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Our holdings include hundreds of glass and film negatives/transparencies that we've scanned ourselves; in addition, many other photos on this site were extracted from reference images (high-resolution tiffs) in the Library of Congress research archive. (To query the database click here.) They are adjusted, restored and reworked by your webmaster in accordance with his aesthetic sensibilities before being downsized and turned into the jpegs you see here. All of these images (including "derivative works") are protected by copyright laws of the United States and other jurisdictions and may not be sold, reproduced or otherwise used for commercial purposes without permission.

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[REV 25-NOV-2014]

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Rheumatic Liberator: 1900

Rheumatic Liberator: 1900

Cleveland, Ohio, circa 1900. "Epworth Memorial Church." The title for this post, continuing today's mini-trend, comes from some barely visible signage. 8x10 inch dry plate glass negative, Detroit Publishing Company. View full size.

On Shorpy:
Today's Top 5

The Uneeda biscuit

was developed in the 1890s by Nabisco and was the first boxed cracker to be sealed for freshness in interfolded wax paper. They were discontinued in 2009 after over 110 years on the market.

Product Placement

I hope the house behind those billboards wasn't the Parsonage.

Hungry all of a sudden.

I think Ineeda Biscuit.


Getting to the point that having some of that "liberating" elixir might be just the thing each morning. Wonderful windows, really well done and proportioned. Hopefully, they and the Church are still existing.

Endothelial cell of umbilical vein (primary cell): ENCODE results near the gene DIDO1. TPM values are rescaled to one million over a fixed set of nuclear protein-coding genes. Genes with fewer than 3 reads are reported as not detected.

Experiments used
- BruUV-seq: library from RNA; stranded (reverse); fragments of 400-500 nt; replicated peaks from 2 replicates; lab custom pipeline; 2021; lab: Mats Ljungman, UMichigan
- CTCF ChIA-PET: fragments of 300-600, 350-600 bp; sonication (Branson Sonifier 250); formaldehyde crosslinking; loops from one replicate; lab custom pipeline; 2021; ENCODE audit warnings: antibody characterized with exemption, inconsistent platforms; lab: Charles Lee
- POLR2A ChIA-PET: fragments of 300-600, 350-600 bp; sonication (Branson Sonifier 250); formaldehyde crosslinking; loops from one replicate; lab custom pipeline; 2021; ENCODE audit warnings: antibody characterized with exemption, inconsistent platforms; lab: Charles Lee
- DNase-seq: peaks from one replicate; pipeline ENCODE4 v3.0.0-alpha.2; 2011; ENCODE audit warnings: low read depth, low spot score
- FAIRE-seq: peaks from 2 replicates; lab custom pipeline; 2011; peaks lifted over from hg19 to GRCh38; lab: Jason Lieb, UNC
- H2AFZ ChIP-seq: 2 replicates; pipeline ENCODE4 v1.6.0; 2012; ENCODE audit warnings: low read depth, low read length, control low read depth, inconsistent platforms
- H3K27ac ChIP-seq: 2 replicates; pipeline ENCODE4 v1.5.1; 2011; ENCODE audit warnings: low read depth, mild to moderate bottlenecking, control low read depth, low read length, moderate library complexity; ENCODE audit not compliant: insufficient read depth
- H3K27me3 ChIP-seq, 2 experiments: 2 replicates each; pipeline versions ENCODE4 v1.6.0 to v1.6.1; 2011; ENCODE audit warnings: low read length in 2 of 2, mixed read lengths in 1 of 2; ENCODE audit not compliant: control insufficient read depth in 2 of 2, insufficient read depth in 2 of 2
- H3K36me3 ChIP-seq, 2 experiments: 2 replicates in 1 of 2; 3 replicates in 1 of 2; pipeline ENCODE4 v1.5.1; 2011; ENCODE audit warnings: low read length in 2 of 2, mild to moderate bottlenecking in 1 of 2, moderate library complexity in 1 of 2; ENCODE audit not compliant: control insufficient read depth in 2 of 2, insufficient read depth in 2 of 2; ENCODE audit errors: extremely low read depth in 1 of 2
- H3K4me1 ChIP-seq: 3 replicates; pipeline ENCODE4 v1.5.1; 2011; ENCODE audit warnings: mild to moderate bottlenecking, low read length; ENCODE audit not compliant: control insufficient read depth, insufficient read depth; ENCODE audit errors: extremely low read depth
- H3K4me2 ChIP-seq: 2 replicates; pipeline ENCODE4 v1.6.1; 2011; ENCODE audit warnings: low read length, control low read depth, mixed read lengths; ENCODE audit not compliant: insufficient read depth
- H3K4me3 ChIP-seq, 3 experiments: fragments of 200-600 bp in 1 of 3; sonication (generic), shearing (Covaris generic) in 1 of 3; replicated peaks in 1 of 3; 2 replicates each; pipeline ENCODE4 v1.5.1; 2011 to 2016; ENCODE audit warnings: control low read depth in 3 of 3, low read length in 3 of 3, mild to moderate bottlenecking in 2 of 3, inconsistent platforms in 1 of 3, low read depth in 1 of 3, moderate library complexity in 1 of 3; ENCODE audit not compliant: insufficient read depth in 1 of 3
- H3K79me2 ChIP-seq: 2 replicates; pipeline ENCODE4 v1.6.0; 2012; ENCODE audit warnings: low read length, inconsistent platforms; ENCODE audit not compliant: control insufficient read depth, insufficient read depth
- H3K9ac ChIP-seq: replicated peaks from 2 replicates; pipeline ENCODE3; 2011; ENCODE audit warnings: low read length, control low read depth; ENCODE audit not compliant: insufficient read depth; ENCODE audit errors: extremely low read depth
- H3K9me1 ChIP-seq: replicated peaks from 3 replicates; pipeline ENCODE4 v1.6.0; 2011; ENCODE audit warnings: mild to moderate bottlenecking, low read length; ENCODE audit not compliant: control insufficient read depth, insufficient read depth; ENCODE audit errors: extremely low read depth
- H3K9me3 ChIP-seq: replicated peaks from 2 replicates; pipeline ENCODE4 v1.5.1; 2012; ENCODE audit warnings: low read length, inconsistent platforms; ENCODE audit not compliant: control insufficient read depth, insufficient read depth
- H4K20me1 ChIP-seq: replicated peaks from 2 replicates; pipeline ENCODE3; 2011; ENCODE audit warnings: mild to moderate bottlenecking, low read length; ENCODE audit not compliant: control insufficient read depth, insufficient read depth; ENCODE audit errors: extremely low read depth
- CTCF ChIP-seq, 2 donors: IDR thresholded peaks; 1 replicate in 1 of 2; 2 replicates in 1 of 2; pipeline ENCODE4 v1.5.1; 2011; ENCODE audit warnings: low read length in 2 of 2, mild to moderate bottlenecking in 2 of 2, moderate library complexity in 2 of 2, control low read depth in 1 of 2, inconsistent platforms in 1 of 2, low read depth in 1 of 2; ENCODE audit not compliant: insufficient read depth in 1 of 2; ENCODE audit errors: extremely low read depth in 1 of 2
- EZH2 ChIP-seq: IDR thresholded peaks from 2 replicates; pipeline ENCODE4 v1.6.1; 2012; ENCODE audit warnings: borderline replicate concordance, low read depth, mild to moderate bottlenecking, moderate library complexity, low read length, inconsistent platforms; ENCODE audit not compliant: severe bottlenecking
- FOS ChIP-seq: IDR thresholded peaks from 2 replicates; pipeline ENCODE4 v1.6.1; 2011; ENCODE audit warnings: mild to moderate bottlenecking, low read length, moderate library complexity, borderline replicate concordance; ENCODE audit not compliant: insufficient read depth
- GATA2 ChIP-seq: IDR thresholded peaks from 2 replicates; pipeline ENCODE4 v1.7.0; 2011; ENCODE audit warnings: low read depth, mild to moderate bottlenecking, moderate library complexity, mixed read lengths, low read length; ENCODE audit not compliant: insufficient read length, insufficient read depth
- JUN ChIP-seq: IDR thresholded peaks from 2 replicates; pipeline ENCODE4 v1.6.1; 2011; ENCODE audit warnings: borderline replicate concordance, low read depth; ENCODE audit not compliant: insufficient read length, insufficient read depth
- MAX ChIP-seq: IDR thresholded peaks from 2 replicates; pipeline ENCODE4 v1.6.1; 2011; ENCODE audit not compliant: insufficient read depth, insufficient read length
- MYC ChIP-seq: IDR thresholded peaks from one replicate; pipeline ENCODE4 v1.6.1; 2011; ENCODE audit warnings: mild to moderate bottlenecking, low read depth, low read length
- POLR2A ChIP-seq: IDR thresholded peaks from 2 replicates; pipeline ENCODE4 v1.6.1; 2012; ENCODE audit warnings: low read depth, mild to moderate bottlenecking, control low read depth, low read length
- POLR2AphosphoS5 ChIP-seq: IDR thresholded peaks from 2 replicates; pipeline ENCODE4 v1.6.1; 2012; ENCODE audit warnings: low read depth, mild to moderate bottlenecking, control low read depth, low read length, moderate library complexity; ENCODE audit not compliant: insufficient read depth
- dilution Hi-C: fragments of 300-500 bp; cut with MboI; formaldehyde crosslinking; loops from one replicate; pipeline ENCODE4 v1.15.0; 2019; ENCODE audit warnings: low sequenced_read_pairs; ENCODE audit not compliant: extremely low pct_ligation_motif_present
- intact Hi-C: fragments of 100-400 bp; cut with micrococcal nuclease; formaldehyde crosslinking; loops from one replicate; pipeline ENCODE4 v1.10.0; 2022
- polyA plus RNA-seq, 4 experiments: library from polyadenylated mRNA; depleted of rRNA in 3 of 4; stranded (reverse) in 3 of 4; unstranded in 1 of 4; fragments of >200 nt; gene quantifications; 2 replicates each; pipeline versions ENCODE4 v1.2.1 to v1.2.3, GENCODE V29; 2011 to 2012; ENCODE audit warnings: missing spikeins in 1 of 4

Willson Avenue and 55th

Cleveland changed north-south running roads to numbers in 1905. Willson became East 55th. I believe the cross street is Euclid.

A color shot of the church (postcard style)

I realized after looking closely at this picture that I COULD walk into it and stroll around without too much chronological dismay (as long as I found the right outfit), as I have been places that have dirt roads, not too much development etc. But could they do the same in 2011? I wonder -- the changes of over 100 years would probably be too jarring for the 1900 psyche, I imagine.

[The streets shown here are paved, with bricks and slush. - Dave]

Changing the lamp

Interesting method for moving the street light over on a traveler cable to change the bulb. Then move it back. Never have to try and erect a ladder in the middle of the street. Now you use a "cherry picker" truck.

[There's no bulb in a carbon arc lamp. The electrodes get trimmed, and eventually replaced. - Dave]

Ahh! All the more reason to make it easy to get at. I bet the electrodes have to be adjusted from time to time too. Thanks for the info Dave. Always an education when I come here.

SHORPY HISTORICAL PHOTO ARCHIVE | History in HD is a vintage photo archive featuring thousands of high-definition images from the 1850s to 1960s. (Available as fine-art prints from the Shorpy Archive.) The site is named after Shorpy Higginbotham, a teenage coal miner who lived 100 years ago.

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